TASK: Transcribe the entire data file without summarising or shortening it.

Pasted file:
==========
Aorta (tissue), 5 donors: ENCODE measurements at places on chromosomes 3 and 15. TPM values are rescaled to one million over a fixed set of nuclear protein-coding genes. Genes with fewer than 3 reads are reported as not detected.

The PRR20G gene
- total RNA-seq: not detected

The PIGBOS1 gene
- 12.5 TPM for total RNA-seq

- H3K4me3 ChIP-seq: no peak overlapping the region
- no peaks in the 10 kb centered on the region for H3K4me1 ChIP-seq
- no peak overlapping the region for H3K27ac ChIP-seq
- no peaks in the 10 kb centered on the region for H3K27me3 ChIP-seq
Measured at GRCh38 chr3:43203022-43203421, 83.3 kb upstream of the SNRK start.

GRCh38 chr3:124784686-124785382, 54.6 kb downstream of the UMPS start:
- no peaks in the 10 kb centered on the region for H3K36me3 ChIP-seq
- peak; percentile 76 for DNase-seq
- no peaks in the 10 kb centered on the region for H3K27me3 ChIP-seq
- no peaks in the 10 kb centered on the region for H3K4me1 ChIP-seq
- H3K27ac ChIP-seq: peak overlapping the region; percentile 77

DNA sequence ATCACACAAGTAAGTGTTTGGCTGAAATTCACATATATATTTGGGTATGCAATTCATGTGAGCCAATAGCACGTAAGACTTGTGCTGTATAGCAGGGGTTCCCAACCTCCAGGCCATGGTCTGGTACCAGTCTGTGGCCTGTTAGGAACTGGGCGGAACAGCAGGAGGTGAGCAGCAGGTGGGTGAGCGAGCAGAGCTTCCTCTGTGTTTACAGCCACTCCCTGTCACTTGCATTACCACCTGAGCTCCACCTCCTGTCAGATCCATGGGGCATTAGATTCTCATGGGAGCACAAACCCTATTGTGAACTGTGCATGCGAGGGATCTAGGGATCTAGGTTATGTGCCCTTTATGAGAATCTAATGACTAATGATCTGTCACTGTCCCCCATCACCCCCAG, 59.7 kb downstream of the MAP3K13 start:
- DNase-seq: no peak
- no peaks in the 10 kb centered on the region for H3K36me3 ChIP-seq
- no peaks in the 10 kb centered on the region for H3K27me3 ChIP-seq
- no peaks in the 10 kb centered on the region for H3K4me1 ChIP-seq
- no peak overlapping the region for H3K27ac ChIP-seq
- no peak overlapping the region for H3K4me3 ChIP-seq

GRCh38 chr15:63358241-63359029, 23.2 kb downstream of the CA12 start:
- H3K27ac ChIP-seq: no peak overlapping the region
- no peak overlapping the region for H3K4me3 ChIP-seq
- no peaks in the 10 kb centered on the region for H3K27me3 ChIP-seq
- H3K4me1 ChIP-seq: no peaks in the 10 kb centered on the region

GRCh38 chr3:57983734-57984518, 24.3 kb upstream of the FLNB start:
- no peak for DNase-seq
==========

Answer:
Aorta (tissue), 5 donors: ENCODE measurements at places on chromosomes 3 and 15. TPM values are rescaled to one million over a fixed set of nuclear protein-coding genes. Genes with fewer than 3 reads are reported as not detected.

The PRR20G gene
- total RNA-seq: not detected

The PIGBOS1 gene
- 12.5 TPM for total RNA-seq

- H3K4me3 ChIP-seq: no peak overlapping the region
- no peaks in the 10 kb centered on the region for H3K4me1 ChIP-seq
- no peak overlapping the region for H3K27ac ChIP-seq
- no peaks in the 10 kb centered on the region for H3K27me3 ChIP-seq
Measured at GRCh38 chr3:43203022-43203421, 83.3 kb upstream of the SNRK start.

GRCh38 chr3:124784686-124785382, 54.6 kb downstream of the UMPS start:
- no peaks in the 10 kb centered on the region for H3K36me3 ChIP-seq
- peak; percentile 76 for DNase-seq
- no peaks in the 10 kb centered on the region for H3K27me3 ChIP-seq
- no peaks in the 10 kb centered on the region for H3K4me1 ChIP-seq
- H3K27ac ChIP-seq: peak overlapping the region; percentile 77

DNA sequence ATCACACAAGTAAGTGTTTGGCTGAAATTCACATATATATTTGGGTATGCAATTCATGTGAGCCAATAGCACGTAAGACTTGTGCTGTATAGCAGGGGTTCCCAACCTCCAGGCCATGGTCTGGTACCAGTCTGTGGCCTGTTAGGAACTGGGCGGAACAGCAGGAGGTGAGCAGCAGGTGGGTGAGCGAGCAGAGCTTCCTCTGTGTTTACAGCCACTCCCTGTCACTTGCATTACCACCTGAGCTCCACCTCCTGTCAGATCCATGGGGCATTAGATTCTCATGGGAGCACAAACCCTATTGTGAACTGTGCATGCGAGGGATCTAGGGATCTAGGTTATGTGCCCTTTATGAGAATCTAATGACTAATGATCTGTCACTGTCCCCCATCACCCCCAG, 59.7 kb downstream of the MAP3K13 start:
- DNase-seq: no peak
- no peaks in the 10 kb centered on the region for H3K36me3 ChIP-seq
- no peaks in the 10 kb centered on the region for H3K27me3 ChIP-seq
- no peaks in the 10 kb centered on the region for H3K4me1 ChIP-seq
- no peak overlapping the region for H3K27ac ChIP-seq
- no peak overlapping the region for H3K4me3 ChIP-seq

GRCh38 chr15:63358241-63359029, 23.2 kb downstream of the CA12 start:
- H3K27ac ChIP-seq: no peak overlapping the region
- no peak overlapping the region for H3K4me3 ChIP-seq
- no peaks in the 10 kb centered on the region for H3K27me3 ChIP-seq
- H3K4me1 ChIP-seq: no peaks in the 10 kb centered on the region

GRCh38 chr3:57983734-57984518, 24.3 kb upstream of the FLNB start:
- no peak for DNase-seq